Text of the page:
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THE DUTCH HOUSE by Ann Patchett

At the end of the Second World War, Cyril Conroy combines luck and a single canny investment to begin an enormous real estate empire, propelling his family from poverty to enormous wealth. His first order of business is to buy the Dutch House, a lavish estate in the suburbs outside of Philadelphia. Meant as a surprise for his wife, the house sets in motion the undoing of everyone he loves.

The story is told by Cyril’s son Danny, as he and his older sister, the brilliantly acerbic and self-assured Maeve, are exiled from the house where they grew up by their stepmother. The two wealthy siblings are thrown back into the poverty their parents had escaped from and find that all they have to count on is one another. It is this unshakable bond between them that both saves their lives and thwarts their futures.

Set over the course of five decades, The Dutch House is a dark fairy tale about two smart people who cannot overcome their past. Despite every outward sign of success, Danny and Maeve are only truly comfortable when they’re together. Throughout their lives, they return to the well-worn story of what they’ve lost with humor and rage. But when at last they’re forced to confront the people who left them behind, the relationship between an indulged brother and his ever-protective sister is finally tested. 

Title : The Dutch House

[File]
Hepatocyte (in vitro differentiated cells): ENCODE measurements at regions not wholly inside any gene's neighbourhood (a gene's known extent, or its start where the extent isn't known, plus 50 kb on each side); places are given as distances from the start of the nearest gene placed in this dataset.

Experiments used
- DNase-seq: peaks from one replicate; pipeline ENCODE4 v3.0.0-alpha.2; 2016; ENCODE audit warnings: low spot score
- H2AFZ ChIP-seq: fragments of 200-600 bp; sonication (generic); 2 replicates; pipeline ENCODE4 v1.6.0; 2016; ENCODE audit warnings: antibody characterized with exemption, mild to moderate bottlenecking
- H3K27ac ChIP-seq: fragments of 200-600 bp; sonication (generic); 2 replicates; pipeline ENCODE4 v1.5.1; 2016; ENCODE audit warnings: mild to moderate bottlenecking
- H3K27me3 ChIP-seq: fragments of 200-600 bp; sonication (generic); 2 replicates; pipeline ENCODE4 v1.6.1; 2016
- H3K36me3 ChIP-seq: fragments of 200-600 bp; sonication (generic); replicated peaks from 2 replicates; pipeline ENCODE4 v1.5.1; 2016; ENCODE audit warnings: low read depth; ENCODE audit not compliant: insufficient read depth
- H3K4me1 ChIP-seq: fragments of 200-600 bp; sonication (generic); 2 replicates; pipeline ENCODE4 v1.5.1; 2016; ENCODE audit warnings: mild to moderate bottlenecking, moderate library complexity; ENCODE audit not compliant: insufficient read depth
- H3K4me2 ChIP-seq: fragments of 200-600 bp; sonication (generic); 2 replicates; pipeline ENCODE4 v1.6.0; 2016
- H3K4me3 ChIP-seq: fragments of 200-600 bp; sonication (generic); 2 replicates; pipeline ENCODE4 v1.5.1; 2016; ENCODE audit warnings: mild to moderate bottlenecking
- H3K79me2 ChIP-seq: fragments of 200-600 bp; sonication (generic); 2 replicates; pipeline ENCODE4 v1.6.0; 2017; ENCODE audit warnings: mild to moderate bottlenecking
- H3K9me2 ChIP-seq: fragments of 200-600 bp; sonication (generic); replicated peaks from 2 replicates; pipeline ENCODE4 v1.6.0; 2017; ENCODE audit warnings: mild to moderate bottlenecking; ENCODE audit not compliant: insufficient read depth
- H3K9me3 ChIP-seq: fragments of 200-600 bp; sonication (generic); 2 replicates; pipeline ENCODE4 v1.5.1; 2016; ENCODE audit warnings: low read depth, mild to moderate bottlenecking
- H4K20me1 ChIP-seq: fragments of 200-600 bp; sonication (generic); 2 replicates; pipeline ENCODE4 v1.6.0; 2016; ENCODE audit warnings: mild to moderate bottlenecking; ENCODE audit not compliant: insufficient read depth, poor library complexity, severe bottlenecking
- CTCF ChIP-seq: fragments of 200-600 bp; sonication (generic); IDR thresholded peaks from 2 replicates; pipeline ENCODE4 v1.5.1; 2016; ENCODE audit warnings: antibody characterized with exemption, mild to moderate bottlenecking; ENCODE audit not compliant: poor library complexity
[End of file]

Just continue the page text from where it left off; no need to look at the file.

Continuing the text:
Author : Ann Patchett
Format : Paperback
Page Count : 352
Genre : Literary Fiction
Publisher : Bloomsbury Publishing
Release Date :

Reviewer : Micky
Rating  : ★ ★ ★

Micky’s 3 star review

THE DUTCH HOUSE was an epic family saga told over decades, detailing the level to which a family can be messed up. There was nothing predictable about this tale and overall the tone of the story was pretty sad and depressing. However, it was rich in characterisation and description.

The story was told from the POV of Danny, at first a young boy, at the end in his fifties. Alongside, his sister Maeve, they navigated traumatic family events that initially revolved around their house (The Dutch House) and later away from the house. There was an amazing cast of side characters, my favourites of whom were Dr Able, Fluffy and Andrea (who doesn’t love a Cruella de Ville character).

I spent various points in this book incensed on behalf of Maeve and Danny. Danny had all the potential as a young man to turn out differently from his father but as the book progressed, I did feel he became something of a self-centred cold fish and he definitely had shades of his father. I adored Maeve as a character, she was the rudder to this story and many of her story lines just plain hurt.

It sounded so nostalgic when he said it, the three of us, as if we had once been a unit instead of just a circumstance.

The return of Elna to the story was not welcome to me and I just knew that she wasn’t going to be great news despite the understandable glee of Maeve. The wrap up to Andrea was a little disappointing as well; these mothers were just awful.

I am left reflecting on how much this book made me feel and how involved I became with this family despite my middling rating. I would definitely read Ann Patchett again because she creates such characters that you cannot help but get swept up by them.

Thank you to Bloomsbury Publishing and Tandem Collective for the review copy.

CLOCKWORK ANGEL by Cassandra Clare

Magic is dangerous—but love is more dangerous still.

When sixteen-year-old Tessa Gray crosses the ocean to find her brother, her destination is England, the time is the reign of Queen Victoria, and something terrifying is waiting for her in London’s Downworld, where vampires, warlocks and other supernatural folk stalk the gaslit streets. Only the Shadowhunters, warriors dedicated to ridding the world of demons, keep order amidst the chaos.